5. MLS sees huge gains in viewership toward the end of the first season of the new system as fans and journalists can’t get over the excitement of speculating who will fall, and which new teams will find their way to the top.

6. The sport sweeps the country. A new league pops us in each state. MLS becomes more like the Champions League. The US is destroying the rest of the world in every major competition.

7. The other sports in the US take a big hit. Compared to soccer/football, they all seem painfully boring and insignificant as being the champion or the worst team mean next to nothing.

8. Baseball fan demographics continue to trend toward older people. MLB viewership starts dwindling
faster, so they do a study and realize that the fans would be thrilled to have a P/R system. They try it, and it obviously works well. Eventually, the other sports do the same.

I realize my rhetoric is a little over the top, but ultimately I think that it will be MLS that introduces the system to the US first, with baseball catching on perhaps a decade after that. Anyway, keep up the good work!

All the best,
Jeremy Chapman

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What’s in a Name?

November 5, 2011 by CharlesF

Dominican birth certificate [reprinted from DRSEA Newsletter – Volume IV, Issue 8]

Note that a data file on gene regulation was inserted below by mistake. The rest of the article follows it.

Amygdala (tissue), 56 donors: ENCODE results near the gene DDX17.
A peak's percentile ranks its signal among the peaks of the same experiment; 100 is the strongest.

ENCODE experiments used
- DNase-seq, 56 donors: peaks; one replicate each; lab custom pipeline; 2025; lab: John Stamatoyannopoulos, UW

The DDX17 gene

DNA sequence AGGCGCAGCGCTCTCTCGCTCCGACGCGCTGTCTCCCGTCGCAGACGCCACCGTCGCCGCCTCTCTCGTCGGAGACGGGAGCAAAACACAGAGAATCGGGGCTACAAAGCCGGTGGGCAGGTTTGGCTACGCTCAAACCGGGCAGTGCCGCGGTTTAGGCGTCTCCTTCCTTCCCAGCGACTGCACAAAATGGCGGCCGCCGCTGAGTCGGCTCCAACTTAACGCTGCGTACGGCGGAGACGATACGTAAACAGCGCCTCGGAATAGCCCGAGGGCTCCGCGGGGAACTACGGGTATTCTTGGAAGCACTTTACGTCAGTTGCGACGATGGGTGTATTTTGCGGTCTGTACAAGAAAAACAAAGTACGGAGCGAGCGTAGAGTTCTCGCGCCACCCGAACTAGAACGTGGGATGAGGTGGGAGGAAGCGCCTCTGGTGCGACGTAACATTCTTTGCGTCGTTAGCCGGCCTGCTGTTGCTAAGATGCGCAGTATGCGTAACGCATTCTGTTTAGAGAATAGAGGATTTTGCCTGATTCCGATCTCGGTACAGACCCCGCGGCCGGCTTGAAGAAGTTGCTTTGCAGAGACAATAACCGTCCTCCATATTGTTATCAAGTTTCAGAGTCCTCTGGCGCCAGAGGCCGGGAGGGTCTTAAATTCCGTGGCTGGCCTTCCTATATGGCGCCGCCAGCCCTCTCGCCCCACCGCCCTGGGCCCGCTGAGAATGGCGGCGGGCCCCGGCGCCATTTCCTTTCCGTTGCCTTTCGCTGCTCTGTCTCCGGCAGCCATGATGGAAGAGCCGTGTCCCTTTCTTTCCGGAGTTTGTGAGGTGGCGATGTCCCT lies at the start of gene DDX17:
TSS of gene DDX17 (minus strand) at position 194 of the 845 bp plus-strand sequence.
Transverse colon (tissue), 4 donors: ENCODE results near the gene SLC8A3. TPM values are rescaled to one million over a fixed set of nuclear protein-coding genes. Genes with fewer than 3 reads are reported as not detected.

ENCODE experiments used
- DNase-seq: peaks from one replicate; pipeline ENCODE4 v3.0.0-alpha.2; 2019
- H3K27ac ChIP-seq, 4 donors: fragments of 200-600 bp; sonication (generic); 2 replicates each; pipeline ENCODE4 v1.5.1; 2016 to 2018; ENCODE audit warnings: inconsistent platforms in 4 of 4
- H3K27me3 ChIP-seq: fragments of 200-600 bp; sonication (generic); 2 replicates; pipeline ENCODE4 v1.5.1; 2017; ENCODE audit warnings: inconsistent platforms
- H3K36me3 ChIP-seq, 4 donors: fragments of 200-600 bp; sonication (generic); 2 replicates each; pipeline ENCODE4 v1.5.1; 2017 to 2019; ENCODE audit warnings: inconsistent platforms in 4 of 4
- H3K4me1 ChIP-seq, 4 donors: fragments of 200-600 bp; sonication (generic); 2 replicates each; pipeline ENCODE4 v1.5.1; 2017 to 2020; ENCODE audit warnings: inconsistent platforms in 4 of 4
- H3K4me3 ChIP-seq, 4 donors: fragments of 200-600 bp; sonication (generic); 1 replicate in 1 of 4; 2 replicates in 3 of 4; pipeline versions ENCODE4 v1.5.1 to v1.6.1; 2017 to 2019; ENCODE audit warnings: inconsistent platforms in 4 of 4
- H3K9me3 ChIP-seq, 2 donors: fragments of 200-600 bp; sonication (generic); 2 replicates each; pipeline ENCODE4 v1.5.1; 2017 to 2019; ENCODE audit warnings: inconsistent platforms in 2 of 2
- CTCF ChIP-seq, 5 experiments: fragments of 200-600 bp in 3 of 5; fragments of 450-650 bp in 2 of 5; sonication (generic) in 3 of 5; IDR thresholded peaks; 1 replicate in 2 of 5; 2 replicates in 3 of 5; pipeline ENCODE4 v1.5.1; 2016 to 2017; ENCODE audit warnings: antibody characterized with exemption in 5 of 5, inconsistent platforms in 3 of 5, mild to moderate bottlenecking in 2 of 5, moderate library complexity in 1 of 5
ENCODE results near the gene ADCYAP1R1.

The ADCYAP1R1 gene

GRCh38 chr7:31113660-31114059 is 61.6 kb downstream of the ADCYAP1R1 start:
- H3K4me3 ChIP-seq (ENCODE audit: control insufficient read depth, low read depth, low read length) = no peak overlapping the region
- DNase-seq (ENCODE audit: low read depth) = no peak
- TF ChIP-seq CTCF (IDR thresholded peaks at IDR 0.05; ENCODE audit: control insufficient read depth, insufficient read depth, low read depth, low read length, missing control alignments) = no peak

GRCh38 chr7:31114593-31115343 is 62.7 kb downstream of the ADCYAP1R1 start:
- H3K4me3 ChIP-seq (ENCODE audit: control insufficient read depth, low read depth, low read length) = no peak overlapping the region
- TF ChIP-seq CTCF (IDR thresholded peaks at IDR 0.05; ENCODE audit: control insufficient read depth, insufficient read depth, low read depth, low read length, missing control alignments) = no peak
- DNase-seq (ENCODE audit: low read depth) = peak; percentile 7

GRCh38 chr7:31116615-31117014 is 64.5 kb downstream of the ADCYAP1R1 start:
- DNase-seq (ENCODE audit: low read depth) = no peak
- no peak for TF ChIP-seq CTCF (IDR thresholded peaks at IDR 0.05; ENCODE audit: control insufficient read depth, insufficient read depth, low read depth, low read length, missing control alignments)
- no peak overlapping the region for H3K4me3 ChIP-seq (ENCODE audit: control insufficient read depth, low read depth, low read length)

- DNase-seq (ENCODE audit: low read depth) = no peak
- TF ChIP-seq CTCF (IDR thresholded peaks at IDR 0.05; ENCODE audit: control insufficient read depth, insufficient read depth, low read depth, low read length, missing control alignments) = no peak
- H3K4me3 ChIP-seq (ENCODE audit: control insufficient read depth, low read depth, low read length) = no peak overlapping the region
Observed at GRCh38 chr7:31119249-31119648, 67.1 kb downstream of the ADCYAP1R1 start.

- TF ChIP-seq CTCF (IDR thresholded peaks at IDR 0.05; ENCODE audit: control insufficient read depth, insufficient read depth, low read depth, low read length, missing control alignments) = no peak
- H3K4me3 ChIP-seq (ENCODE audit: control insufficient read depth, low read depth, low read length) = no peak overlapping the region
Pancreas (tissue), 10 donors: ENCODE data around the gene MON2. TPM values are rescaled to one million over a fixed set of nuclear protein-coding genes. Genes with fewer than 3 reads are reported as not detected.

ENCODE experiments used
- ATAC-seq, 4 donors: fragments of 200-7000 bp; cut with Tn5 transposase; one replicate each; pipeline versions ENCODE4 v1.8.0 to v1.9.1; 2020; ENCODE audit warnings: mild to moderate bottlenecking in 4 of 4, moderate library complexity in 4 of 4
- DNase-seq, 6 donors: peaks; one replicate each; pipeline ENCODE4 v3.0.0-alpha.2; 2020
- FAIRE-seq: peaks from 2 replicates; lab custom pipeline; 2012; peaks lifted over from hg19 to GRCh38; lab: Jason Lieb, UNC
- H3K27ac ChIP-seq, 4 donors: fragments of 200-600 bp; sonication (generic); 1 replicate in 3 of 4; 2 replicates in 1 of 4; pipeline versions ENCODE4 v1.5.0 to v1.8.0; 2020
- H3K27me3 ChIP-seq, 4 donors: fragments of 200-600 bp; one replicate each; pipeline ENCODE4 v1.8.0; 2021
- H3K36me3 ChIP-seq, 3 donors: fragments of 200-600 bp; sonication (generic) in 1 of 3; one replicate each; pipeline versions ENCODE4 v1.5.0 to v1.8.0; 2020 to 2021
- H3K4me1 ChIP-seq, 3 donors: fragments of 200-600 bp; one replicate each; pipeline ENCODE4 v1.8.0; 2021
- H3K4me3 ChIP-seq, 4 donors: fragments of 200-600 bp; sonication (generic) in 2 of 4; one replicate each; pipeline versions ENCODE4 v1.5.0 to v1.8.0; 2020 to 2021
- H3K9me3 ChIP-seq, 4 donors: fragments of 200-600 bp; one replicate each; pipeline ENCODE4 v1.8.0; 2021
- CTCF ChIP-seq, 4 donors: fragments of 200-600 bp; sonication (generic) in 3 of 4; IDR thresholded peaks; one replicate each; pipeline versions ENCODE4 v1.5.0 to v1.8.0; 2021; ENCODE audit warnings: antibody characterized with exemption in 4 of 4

I used to chuckle when my mother would sometime look at me quizzically and ask, “When were you born?” My reply was generally, “You were there, weren’t you?”

But as I continue to ponder the ongoing dilemma that Major League Baseball faces in the Dominican Republic concerning age and identity fraud among young prospects, my mother’s occasional memory lapse has become increasingly understandable, particularly in a country where record keeping is often lax.

Major League Baseball recently revealed that of the 500 prospects a year it investigates, more than a third are rejected because of inconsistencies about who they are or when they were born. I am convinced more and more than a substantial amount of the identity questions are not because of deliberate attempts to mislead, but part of a cultural anomaly. But it is virtually impossible to separate the intentional from the unintentional, further exacerbating the dilemma. Baseball has taken to labeling such cases as “inconclusive,” but still locks questionable prospects out of the game.

In a recent case, Juan Carlos Paniagua, who had signed a $1.1 million contract with the New York Yankees, had his contract voided by MLB – and the right-handed pitcher with a 95-mph fastball was suspended for a year – after his identification paperwork was deemed faulty. This came after he was suspended for a year in 2010 for providing false identification to the Arizona Diamondbacks under the name of Juan Collado.